You might have heard about coffee cupping, but have no idea what it is. There are no right and wrong ways to cup, but those who are serious about their coffee have very stern ideas about how it should be done properly. You can follow the serious direction of professionals who choose coffee flavors for major coffee houses, or you can adapt it to fit your needs.
What is Coffee Cupping?
Before we talk about the process, let’s discuss what coffee cupping is exactly. Coffee cupping allows the cupper to compare various coffee beans under the same conditions. When you are trying to find the best coffee bean, you want to assess them when they’ve been brewed the same way, with the same kind of system, and the same kind of water. All of that makes a difference in the taste of the coffee itself. During the coffee cupping process, it’s important to evaluate and make note of the smells, look, and taste of each bean.
Why Have a Coffee Cupping?
Each batch of beans can have a different flavor and smell that changes based on the region, farm, or country where it’s farmed. This method allows you to assess coffee beans whether they’re from a local farm or someplace across the world.
How to Run a Coffee Cupping
The way you run your coffee cupping will depend on how much experience you’ve had with the process. You shouldn’t let your lack of experience deter you against cupping. It’s a great way to pick the best beans for your morning brew. It’s a fun way to bring other coffee lovers together, too.
Coffee Cupping Supplies
- 6 – 10 cups or small bowls approximately 6 ounces
- Cupping spoons
- Grinder – Burr grinder is recommended
What is a Coffee Cupping Spoon?
The spoon you choose for cupping will perform a few duties. It’ll be used to break the crust on the cups, scoop out the wet grounds after brewing, and for slurping the coffee when it’s ready to be tasted. It should be quite deep like a good soup spoon.
How to Perform a Coffee Cupping
First, you’ll need to measure out 2 tablespoons of freshly roasted grind into each cup. You can use the scale to ensure that you have the same amount in each cup. Swirl the grind around in the bottom of the cup before placing your nose in there to really inhale to get the aroma.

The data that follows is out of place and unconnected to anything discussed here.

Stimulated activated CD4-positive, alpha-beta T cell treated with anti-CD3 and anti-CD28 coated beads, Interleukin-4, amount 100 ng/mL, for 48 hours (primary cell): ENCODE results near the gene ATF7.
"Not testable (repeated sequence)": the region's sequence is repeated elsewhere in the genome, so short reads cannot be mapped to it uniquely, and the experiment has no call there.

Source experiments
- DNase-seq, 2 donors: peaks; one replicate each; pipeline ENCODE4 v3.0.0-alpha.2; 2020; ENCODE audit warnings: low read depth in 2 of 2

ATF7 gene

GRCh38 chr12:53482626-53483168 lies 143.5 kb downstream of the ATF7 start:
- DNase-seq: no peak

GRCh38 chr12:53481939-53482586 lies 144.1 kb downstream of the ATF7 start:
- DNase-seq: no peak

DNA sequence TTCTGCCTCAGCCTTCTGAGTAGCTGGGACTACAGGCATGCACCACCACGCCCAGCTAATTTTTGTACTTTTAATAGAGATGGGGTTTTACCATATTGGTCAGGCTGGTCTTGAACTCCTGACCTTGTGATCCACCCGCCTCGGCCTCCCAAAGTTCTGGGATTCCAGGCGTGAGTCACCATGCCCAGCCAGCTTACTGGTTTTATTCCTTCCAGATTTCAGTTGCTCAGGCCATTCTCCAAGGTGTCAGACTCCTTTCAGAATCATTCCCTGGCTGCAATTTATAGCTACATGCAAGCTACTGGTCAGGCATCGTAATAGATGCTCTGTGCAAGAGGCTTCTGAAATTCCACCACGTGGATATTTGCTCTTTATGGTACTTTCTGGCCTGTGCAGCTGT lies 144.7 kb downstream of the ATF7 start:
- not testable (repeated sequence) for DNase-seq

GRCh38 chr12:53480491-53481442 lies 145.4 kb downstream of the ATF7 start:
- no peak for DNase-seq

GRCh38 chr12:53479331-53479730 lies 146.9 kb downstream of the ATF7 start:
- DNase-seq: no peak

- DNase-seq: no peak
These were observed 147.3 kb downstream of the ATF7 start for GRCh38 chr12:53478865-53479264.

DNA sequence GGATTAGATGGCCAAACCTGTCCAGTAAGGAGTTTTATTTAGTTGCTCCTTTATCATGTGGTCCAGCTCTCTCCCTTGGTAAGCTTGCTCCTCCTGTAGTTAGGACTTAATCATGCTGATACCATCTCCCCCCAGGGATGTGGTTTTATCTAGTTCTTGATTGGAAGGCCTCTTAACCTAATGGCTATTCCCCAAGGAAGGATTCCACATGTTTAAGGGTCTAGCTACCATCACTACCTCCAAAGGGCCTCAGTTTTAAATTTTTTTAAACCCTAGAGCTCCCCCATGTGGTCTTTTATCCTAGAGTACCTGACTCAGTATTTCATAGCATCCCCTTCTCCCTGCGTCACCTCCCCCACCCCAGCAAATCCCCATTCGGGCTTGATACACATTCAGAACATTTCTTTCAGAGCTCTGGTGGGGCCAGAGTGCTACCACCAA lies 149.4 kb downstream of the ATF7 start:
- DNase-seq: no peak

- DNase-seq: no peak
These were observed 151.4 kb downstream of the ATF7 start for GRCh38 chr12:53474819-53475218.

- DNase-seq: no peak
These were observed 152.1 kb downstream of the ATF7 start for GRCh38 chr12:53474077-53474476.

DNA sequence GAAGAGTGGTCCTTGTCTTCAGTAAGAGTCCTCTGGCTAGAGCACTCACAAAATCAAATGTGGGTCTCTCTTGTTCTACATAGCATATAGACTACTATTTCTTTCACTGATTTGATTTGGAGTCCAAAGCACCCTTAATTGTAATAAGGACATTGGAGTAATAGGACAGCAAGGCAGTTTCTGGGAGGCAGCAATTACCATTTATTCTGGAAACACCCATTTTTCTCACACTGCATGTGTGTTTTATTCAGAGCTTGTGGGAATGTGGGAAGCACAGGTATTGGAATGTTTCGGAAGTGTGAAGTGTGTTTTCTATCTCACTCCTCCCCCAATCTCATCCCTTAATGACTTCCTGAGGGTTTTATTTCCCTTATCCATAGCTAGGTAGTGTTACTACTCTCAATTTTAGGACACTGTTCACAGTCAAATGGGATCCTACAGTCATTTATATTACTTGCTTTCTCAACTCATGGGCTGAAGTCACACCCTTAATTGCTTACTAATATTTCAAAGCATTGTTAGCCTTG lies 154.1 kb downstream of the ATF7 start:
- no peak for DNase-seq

Make note of whether the grind smells fresh, stale, underroasted or overroasted. The smell could be spicy, nutty, sweet, or malty, too. Actual note-taking is encouraged.
A kettle of water should be brought to just below boiling. Start the timer and pour water into each cup until it’s at the very top of the rim. Once all the cups are filled, you’ll wait two minutes and place your nose close to the crust and inhale deeply. Note the differences between the dry and wet grounds.
Once the timer hits 4 minutes, you’re going to use the cupping spoon to break the crust on the first cup. You’ll want to place your nose directly over the cup as you break the crust. Circulate the spoon three times to push down on the wet grounds. You’ll want to note how the aroma has changed between the dry and your first smell of the wet grind.
Between every dip of the spoon from one cup to the next, it’s vital that you’re rinsing the spoon. You want each cup to stay pristine and separate from the next.
It’s important to wait 15 minutes before tasting the coffee. The timer should still be running as you remove the grounds from the tops of the cups. Use the cupping spoon to skim the used grounds out of the coffee.
Use the spoon to scoop out a bit of coffee from the first cup and take a sip. Swirl the coffee in your mouth and consider whether it tastes sour, acidic, fresh, tart, or delicate.
You’re looking for 4 things when you’re tasting the coffee.
Acidity/Liveliness -Not all acidity in coffee is a bad thing. Some coffees without it can be boring and flat. Consider the words that would describe the acidity. Is it mild? Neutral? Soft?
Body – The body is how full and rich the coffee is in your mouth.
Flavor/Depth – Flavor is the tastes it has. There could be flavors like caramel, chocolate, honey, or fruits.
Finish – The finish or aftertaste is how it develops on the tongue after being swallowed or spit. Not every cupper will swallow the coffee, especially professionals who will taste coffees all day.
You can have your own coffee cupping parties and invite friends over, or you can do a tasting yourself as you try to find the best coffee beans for your morning coffee experience. It’s important that you keep notes of what you like and dislike about each bean, so you’ll have a detailed record of the coffees you’ve tried.